EMD Gravesend

11 King Street,
Gravesend, DA12 2EB

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Additional Info

Previously operated by: Associated British Cinemas Ltd., Cannon Cinemas, MGM Theatres, Odeon Theatres Ltd., Union Cinema Co. Ltd.

Architects: George E. Clay

Styles: Art Deco

Previous Names: Majestic Cinema, Cannon, MGM, ABC

Nearby Theaters

Ww2 Air Corps queue for special screening

The Majestic Cinema was opened on 1st October 1931 with Ralph Lynn in “Rookery Nook”. Seating was provided in stalls and circle levels, and the auditorium was illuminated by troughs containing concealed lighting. The proscenium was 40 feet wide and the stage was 10 feet deep. There were four dressing rooms. The cinema also boasted a cafe, for the convenience of its patrons.

It was taken over by the Union Cinemas chain on 23rd December 1933, and they installed a Compton 3Manual/7Ranks organ which had an illuminated console and a grand piano attachment, which was opened by organist Reginald New.

The Union Cinemas chain were taken over by Associated British Cinema(ABC) in 1937. The Majestic Cinema was re-named ABC in 1963. The Compton organ was removed in 1968.

It was closed for tripling in 1972, and re-opened on December 26th 1972 with ABC 1 in the former circle having 576 seats, and ABC’s 2 & 3 in the former rear stalls having 320 & 107 seats.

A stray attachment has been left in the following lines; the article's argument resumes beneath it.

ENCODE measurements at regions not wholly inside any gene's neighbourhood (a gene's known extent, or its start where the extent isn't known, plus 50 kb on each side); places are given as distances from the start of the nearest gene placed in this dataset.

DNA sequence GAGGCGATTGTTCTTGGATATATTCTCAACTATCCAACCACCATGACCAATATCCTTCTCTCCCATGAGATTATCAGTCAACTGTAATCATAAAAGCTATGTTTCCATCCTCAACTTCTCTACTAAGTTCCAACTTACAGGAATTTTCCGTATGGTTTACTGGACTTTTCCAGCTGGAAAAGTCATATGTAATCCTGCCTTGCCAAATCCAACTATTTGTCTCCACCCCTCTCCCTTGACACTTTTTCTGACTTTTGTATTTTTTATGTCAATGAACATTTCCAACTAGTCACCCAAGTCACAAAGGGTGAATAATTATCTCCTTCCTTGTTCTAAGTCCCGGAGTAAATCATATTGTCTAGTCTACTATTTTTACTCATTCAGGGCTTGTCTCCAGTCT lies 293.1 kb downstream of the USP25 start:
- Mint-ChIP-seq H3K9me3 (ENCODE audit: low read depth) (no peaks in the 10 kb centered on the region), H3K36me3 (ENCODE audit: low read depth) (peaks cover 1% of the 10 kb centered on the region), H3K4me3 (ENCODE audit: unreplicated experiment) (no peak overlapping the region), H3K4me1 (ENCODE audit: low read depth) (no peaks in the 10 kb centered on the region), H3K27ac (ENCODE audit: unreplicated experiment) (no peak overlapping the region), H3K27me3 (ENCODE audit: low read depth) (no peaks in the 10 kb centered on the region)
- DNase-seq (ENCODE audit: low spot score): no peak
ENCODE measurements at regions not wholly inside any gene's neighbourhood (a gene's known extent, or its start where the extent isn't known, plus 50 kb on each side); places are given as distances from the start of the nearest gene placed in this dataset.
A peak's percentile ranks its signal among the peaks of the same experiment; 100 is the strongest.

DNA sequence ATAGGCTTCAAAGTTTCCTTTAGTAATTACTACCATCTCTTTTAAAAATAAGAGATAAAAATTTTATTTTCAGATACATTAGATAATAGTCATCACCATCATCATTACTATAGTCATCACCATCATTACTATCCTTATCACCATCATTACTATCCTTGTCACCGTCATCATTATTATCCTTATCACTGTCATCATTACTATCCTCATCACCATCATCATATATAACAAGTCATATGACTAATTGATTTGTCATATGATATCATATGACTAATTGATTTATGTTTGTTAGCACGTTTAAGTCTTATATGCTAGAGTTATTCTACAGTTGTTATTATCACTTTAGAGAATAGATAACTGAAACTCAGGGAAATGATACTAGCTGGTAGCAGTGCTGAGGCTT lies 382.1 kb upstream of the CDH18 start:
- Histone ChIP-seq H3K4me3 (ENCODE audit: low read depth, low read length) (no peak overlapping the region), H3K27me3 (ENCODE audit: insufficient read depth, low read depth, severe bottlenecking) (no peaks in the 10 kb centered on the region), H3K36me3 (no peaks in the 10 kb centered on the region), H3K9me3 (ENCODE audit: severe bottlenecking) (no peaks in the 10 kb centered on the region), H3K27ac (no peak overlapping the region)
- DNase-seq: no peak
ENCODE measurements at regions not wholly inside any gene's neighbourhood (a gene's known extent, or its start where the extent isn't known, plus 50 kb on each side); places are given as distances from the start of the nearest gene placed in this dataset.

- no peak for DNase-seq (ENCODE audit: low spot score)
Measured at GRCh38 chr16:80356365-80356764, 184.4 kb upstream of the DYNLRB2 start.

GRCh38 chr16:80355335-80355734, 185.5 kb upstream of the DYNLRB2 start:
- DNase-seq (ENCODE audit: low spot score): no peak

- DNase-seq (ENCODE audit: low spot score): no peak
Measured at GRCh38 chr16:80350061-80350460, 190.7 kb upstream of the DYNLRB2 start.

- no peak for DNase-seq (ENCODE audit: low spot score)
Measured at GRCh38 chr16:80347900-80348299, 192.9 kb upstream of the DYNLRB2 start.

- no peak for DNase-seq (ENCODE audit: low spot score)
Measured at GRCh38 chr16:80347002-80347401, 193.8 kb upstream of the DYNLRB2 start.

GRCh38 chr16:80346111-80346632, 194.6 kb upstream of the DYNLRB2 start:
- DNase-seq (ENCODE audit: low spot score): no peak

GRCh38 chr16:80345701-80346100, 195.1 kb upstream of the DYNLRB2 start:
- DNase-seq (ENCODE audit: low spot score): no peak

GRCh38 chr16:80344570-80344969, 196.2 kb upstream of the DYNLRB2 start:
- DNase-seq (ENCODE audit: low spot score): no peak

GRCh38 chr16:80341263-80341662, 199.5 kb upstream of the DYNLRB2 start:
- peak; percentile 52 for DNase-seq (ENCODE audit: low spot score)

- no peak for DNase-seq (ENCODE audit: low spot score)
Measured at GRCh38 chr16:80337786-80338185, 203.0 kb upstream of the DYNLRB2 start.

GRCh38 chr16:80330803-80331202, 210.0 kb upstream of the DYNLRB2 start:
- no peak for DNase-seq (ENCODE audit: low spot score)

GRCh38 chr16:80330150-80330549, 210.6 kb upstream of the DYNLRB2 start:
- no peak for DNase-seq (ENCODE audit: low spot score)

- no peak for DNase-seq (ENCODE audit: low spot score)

It was taken over by the Cannon Group in 1986 & re-named Cannon. In the early-1990’s it became the MGM, and by 1995, was again ABC in a management buy-out, soon to be taken over by Odeon Theatres.

Odeon leased the building to an independent operator, with a proviso that it didn’t screen English language films, so it screened East Indian ‘Bollywood’ films under the name EMD Cinema.

Closed in 2002, it was taken over by the United Church of the Kingdom of God (who also took over the former Granada/EMD, Walthamstow in East London, which caused much controversy for over a decade). UCKG had moved out of the former Majestic/ABC by 2006. In 2009, a major fire brought the roof down, and the auditorium was demolished. The front of the building remains.

Contributed by Ken Roe

Recent comments (view all 2 comments)

cousinadnab on December 29, 2011 at 3:44 pm

One of the truely great cinemas. With a long hall leading to the large staircase to Screen 1. This cinema was the perfect local cinema before it was burnt down. Many people have got archive photos and recent photos on the explorer website that shows the scale of this building, which was not represented from the street view. Many childhood memories visiting this cinema.

DavidSimpson on December 15, 2014 at 9:11 am

Despite the extensive damage to the auditorium, and its subsequent demolition, in December 2014 the street frontage remained, albeit (not surprisingly) in very poor condition. See my photos.

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